Evangelicals, on the whole, don’t really stick to confessions beyond a very non-binding statement of church beliefs that are something to the effect of “We believe in God, and Jesus is coming back soon to rapture us all.” I have personally heard a couple of preachers/evangelists say, “I am sincerely convinced that anyone who reads this Bible passage under the guidance of the Holy Spirit will come to the same conclusion I have.” I can only assume they were expressing confidence in the Holy Spirit.

But with no interpretive framework (except, perhaps, dispensationalism), people have become not only independent, fundamental Baptists, but disciples of Creflo Dollar and snake-handling Pentecostals as well.

Perhaps I have finally come to a place where I truly understand what a catch-22 is.

“Prayer is an activity becoming to the dignity of the mind, or rather, is its real use.”
St. Nilus of Mount Sinai

My application to become a Thomas Nelson book review blogger was accepted, so from time to time I’ll be posting book reviews for them on here.

I signed up mostly so I could get review copies of new study bibles, but I’ll probably pick up a few non-fiction titles every once in a while. Free books, hooray!

I admit I have all sorts of authority issues, though perhaps not in the usual way. Whereas most people tend to reject authority (especially ecclesiastical authority), for the last year or so I’ve been increasingly attracted to it, at least within a certain apostolic context.

That means that I’ve had to address the issue of the Papacy, and all that follows from its current dogmatic definitions.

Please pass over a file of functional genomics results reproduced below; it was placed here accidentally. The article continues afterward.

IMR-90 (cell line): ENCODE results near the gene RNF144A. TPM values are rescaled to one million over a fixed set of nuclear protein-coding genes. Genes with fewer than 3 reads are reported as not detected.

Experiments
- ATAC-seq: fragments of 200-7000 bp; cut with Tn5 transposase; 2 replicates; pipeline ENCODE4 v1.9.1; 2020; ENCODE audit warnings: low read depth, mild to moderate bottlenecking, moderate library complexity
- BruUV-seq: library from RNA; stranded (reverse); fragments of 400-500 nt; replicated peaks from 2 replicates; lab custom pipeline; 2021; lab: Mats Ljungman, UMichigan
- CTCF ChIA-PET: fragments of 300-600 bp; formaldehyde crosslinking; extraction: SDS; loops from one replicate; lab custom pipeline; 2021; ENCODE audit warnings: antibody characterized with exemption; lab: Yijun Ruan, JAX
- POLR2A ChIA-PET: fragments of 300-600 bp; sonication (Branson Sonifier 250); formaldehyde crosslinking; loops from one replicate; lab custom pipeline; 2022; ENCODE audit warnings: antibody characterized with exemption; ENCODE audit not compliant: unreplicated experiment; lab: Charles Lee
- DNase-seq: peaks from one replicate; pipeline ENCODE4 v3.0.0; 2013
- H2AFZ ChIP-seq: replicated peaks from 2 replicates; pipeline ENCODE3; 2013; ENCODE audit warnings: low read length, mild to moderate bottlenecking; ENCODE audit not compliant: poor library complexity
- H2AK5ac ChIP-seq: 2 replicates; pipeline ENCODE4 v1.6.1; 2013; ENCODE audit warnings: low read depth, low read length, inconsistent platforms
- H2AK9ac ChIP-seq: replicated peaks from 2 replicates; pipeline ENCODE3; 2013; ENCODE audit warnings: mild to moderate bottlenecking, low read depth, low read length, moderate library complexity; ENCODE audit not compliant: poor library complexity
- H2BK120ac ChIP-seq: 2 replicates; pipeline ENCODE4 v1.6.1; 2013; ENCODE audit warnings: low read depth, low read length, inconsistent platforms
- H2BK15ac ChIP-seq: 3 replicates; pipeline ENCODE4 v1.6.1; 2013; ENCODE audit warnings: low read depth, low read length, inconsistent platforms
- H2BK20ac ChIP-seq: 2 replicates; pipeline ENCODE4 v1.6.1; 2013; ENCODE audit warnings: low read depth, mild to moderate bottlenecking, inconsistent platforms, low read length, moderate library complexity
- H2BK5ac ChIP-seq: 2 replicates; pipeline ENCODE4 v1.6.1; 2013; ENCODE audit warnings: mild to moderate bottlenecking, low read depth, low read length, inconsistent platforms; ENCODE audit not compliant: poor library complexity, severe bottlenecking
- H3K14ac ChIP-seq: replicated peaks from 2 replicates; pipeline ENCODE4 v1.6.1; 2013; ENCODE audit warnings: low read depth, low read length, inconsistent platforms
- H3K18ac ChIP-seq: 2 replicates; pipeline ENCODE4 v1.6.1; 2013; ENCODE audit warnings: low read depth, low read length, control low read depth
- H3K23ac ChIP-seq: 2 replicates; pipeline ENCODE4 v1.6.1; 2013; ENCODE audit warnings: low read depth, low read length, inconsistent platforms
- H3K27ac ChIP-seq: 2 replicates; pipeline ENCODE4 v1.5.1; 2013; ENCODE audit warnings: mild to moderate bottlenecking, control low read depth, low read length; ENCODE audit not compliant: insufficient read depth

But here’s the question I have for [Roman] Catholics: If the Orthodox claim that the Church as a whole is protected by a charism of infallibility (something the RCC affirms), then why does the Church need a universal, infallible bishop of final appeal in matters of faith and morals? It seems like the office is redundant if the Church already has a special protection via the Holy Spirit.

First, an update:

As of Tuesday evening, still no sign that the baby really wants to make an appearance. I’m fairly sure the people I work with have a betting pool on when she’ll arrive  (or when I will crack) — that would explain the crestfallen faces when I answer “nope” to their morning inquiry: “No baby?”

Now, a few unrelated things that have caught my attention in the last week:

-Wait Wait Don’t Tell Me’s Peter Sagal has written an essay about technology and imagination that I enjoyed.

-Peter Leithart has a solid critique of iconoclasm that even traditional Protestants will have to — or at least, should — consider.

-Pennsylvania authorities have thrown an Amish man in jail because his outhouse didn’t come up to the local building codes. I’m not really sure how to respond to this, except to stare at the story and ask, “Are you kidding me?”

It’s officially six years since the war started in Iraq. To paraphrase Thomas Merton, we’re enjoying the benefits of the world we worked so hard to create.